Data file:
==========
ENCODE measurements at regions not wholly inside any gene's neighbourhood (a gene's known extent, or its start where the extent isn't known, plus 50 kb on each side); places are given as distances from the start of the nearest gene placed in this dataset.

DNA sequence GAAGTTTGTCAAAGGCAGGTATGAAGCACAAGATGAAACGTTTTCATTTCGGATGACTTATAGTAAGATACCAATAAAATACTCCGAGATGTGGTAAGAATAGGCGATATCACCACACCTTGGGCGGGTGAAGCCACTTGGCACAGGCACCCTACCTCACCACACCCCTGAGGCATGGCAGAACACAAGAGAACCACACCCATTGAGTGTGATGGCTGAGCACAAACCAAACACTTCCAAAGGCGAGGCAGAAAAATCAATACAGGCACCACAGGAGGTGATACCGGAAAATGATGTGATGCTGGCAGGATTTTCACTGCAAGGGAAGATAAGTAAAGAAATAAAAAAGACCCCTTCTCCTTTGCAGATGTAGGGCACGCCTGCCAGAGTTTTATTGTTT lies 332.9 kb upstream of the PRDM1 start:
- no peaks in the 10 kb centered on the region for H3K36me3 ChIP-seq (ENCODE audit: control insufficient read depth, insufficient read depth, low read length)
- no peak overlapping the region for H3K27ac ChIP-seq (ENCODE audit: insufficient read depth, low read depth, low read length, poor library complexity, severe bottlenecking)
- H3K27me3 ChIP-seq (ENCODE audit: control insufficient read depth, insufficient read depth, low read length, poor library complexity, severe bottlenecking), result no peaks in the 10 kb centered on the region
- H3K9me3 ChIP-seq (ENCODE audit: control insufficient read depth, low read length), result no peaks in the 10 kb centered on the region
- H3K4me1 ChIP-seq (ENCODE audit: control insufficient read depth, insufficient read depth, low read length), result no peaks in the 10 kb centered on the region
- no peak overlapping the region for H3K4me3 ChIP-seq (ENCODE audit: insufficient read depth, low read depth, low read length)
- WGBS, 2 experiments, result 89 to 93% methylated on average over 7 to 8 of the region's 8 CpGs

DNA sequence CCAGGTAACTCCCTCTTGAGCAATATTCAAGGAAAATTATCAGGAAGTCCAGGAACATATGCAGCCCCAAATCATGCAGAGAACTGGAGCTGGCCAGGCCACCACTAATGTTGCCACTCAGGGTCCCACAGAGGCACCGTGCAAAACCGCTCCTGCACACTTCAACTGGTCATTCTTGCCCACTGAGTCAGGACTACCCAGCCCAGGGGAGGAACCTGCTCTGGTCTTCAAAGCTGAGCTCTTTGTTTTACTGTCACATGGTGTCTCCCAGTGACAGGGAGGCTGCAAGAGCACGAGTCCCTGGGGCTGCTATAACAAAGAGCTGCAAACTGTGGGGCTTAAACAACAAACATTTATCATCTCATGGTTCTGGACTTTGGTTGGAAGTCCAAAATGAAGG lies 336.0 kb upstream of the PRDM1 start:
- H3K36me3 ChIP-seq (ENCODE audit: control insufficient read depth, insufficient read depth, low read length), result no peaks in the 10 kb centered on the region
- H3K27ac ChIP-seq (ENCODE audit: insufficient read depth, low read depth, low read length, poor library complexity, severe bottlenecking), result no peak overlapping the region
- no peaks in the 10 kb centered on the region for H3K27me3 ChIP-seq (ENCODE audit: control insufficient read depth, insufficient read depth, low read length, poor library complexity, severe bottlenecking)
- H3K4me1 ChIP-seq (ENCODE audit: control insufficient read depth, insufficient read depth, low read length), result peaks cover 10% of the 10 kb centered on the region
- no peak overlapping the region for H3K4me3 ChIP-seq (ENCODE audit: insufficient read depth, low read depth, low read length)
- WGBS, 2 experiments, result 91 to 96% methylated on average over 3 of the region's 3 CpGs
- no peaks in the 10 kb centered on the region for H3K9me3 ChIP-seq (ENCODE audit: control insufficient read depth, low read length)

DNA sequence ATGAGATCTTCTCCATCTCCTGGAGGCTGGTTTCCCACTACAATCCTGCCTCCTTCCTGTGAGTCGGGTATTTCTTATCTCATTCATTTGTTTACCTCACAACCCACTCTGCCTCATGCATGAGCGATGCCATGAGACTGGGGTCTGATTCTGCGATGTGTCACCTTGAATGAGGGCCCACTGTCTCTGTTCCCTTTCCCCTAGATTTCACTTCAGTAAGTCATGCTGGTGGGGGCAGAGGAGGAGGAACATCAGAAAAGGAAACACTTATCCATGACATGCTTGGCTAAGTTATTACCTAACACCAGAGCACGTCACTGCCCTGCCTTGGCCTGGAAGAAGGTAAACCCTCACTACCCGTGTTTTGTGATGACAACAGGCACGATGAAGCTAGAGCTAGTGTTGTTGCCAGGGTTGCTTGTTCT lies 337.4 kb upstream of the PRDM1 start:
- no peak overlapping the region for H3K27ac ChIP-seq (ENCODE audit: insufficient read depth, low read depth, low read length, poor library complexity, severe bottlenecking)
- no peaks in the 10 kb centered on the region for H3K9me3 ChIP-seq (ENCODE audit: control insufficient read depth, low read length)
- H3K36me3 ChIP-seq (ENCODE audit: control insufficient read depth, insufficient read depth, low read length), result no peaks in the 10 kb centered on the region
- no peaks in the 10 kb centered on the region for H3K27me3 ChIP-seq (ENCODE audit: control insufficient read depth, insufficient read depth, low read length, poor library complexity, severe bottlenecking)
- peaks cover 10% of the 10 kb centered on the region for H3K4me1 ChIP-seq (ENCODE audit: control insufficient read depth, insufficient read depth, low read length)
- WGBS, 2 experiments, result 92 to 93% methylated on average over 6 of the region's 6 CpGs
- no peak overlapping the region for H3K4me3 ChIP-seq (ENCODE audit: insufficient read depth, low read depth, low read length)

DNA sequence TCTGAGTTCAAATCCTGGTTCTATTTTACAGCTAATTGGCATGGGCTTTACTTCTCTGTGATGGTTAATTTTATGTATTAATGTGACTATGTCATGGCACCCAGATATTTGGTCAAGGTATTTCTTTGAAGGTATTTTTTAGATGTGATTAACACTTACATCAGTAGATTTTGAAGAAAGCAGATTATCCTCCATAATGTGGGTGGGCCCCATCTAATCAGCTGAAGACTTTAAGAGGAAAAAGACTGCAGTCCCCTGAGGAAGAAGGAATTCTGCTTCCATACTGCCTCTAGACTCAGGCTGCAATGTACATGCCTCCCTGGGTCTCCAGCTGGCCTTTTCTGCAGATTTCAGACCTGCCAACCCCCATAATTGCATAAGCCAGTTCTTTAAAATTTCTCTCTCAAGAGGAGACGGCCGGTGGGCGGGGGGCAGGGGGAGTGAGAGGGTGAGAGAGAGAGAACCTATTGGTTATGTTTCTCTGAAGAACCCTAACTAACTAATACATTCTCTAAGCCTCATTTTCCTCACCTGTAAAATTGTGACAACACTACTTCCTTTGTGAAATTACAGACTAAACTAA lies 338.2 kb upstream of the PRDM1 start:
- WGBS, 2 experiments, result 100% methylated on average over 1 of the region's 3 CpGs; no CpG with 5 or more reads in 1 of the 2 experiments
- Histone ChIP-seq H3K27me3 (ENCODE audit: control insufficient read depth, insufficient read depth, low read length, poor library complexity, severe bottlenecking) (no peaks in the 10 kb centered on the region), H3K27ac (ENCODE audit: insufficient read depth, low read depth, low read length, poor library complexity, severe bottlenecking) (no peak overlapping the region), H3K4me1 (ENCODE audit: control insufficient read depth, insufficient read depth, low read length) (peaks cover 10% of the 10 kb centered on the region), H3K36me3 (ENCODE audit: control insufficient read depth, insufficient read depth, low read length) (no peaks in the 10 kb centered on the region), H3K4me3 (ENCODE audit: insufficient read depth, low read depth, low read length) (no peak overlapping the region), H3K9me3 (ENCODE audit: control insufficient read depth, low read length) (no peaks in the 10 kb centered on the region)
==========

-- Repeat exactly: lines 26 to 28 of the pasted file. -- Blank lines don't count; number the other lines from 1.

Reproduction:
DNA sequence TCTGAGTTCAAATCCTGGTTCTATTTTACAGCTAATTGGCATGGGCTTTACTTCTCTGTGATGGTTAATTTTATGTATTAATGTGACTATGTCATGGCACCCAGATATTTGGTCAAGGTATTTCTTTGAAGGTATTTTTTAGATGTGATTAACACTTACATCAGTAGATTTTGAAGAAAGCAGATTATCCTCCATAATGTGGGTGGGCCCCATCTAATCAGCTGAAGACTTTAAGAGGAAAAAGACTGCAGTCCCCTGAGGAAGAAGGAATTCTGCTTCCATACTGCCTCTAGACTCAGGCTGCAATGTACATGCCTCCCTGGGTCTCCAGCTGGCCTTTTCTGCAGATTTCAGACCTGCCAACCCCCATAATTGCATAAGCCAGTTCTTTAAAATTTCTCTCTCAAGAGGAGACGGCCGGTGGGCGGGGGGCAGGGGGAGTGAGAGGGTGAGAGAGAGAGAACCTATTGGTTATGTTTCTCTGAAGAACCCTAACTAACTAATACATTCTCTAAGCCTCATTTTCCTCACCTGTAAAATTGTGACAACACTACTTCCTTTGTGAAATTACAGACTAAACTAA lies 338.2 kb upstream of the PRDM1 start:
- WGBS, 2 experiments, result 100% methylated on average over 1 of the region's 3 CpGs; no CpG with 5 or more reads in 1 of the 2 experiments
- Histone ChIP-seq H3K27me3 (ENCODE audit: control insufficient read depth, insufficient read depth, low read length, poor library complexity, severe bottlenecking) (no peaks in the 10 kb centered on the region), H3K27ac (ENCODE audit: insufficient read depth, low read depth, low read length, poor library complexity, severe bottlenecking) (no peak overlapping the region), H3K4me1 (ENCODE audit: control insufficient read depth, insufficient read depth, low read length) (peaks cover 10% of the 10 kb centered on the region), H3K36me3 (ENCODE audit: control insufficient read depth, insufficient read depth, low read length) (no peaks in the 10 kb centered on the region), H3K4me3 (ENCODE audit: insufficient read depth, low read depth, low read length) (no peak overlapping the region), H3K9me3 (ENCODE audit: control insufficient read depth, low read length) (no peaks in the 10 kb centered on the region)